Thursday, November 18, 2004

I admit to being surprised that the videotaped shooting of a wounded Iraqi prisoner by a Marine has gotten as much attention as it has. I suppose it's because it was videotaped. Murders like these probably happen much more often than we think in Iraq; the fact that this one was captured on tape and aired on network tv in the U.S. and on Al Jazeera in the Arab world is what's made it so hard for the Pentagon to ignore. Kind of like the Rodney King beating, although the outcome of the King trial shows that even a videotape cannot overcome business as usual.

The military authorities are already saying that the Marine involved was shot in the face the day before and had lost a buddy to a booby-trapped corpse; and that these facts constitute extenuating circumstances. Obviously it's a no-brainer that soldiers in war get horrendously injured and see their friends die horribly, and that such traumatic events can cause soldiers to do things they would not otherwise do. Temporary insanity, combat style, if you will. But when all is said and done, this argument does not cut it for me. Getting your face shot or your limbs blown off and watching your friends get killed is routine in war. That's why they say that war is hell. If the fact that war is hell were to become an excuse for murdering unarmed and gravely wounded prisoners, then all bets are off; and we might as well agree that shooting prisoners of war is fine.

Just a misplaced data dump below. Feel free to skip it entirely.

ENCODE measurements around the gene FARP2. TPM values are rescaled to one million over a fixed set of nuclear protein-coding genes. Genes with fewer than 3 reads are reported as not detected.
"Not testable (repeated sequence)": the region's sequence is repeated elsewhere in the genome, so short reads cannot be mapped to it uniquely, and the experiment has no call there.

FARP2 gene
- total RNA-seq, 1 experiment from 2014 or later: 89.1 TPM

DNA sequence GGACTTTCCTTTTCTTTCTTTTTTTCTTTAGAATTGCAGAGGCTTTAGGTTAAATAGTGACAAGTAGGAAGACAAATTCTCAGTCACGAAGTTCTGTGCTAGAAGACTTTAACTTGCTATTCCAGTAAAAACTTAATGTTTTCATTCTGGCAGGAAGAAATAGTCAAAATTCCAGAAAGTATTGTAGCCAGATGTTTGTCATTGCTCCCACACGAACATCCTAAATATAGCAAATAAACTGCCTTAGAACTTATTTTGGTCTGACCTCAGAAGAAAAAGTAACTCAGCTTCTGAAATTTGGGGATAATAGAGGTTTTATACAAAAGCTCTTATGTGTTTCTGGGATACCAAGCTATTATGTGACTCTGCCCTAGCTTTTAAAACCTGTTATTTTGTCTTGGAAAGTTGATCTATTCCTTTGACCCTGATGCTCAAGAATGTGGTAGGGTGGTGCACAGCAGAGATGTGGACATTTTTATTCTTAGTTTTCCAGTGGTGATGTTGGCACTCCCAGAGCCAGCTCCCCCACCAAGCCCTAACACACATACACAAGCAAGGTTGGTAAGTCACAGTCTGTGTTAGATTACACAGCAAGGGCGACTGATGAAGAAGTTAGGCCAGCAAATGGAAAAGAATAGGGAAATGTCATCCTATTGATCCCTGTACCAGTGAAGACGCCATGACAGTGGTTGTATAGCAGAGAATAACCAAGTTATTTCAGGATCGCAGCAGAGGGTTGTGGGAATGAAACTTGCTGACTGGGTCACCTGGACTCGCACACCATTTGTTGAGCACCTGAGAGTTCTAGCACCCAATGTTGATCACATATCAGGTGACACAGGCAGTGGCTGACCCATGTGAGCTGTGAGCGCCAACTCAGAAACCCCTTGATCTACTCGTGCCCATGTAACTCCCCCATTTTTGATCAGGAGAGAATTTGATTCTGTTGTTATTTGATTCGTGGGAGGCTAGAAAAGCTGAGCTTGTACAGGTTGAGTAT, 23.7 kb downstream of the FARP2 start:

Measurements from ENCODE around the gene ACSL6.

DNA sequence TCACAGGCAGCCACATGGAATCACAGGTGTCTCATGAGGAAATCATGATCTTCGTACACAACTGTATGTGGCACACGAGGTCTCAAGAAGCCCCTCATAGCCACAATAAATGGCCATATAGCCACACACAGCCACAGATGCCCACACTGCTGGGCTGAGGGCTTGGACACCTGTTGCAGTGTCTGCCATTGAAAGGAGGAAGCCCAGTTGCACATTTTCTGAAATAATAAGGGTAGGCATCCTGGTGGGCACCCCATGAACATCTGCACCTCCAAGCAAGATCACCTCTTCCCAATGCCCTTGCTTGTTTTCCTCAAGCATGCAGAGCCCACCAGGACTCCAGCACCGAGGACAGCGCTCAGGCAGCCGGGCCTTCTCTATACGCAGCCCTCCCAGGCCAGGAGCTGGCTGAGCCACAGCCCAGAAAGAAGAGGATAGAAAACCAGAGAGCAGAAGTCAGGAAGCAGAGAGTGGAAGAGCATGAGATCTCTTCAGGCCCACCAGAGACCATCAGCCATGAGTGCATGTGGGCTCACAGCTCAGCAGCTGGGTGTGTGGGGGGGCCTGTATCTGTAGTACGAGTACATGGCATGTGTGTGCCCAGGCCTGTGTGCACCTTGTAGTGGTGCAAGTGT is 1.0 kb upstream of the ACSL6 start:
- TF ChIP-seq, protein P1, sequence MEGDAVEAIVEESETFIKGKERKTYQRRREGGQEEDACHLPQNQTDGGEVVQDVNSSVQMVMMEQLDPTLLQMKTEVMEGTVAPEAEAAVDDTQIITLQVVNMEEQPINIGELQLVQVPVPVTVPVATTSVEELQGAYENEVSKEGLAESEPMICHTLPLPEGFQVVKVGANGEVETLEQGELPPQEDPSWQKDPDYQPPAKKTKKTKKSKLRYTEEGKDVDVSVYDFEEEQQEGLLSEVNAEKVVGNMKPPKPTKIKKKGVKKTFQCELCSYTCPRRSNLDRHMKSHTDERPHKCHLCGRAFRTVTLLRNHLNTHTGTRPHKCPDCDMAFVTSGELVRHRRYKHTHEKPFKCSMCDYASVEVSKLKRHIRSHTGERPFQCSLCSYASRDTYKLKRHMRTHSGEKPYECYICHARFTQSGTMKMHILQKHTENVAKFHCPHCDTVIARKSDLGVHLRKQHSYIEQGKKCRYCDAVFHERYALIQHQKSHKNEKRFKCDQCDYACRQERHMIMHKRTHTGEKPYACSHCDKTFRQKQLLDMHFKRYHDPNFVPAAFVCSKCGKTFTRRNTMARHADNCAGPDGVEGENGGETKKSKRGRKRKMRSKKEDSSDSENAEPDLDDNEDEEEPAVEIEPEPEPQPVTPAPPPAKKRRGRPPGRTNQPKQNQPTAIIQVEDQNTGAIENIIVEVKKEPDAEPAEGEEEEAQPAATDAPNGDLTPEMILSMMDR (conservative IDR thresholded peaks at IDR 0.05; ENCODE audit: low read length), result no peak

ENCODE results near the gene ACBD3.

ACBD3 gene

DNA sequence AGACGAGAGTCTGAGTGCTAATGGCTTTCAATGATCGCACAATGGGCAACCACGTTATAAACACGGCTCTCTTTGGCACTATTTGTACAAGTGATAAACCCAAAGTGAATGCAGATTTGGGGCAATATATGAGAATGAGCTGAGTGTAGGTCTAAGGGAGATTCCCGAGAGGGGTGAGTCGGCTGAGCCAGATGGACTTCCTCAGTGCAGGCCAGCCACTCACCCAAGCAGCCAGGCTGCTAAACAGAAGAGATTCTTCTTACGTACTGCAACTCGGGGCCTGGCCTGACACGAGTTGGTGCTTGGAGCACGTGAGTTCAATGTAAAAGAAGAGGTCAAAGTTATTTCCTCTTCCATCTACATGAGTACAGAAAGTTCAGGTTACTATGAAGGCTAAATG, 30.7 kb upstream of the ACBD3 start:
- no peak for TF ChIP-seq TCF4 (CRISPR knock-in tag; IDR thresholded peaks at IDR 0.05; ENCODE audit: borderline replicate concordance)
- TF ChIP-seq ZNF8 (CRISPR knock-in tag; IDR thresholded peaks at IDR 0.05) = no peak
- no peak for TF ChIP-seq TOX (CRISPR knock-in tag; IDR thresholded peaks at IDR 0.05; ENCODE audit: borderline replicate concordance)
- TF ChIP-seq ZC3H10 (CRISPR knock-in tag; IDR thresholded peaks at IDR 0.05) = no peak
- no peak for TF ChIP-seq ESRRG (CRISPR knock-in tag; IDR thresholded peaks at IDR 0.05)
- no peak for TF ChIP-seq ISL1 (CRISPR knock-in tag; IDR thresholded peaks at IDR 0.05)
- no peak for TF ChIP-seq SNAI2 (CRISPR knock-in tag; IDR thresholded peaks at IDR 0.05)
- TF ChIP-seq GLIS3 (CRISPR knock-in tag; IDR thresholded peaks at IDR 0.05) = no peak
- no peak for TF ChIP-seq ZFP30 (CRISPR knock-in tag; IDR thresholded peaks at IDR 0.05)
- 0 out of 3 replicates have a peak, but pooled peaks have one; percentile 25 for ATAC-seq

And maybe that's what will come of this ruckus in the end. I don't see how the military can punish an individual Marine for violating the "rules of war" by shooting unarmed and wounded prisoners when the Commander in Chief himself and his new pick for Attorney General declared the Geneva Convention to be irrelevant and inapplicable to any U.S. military actions after 9/11.

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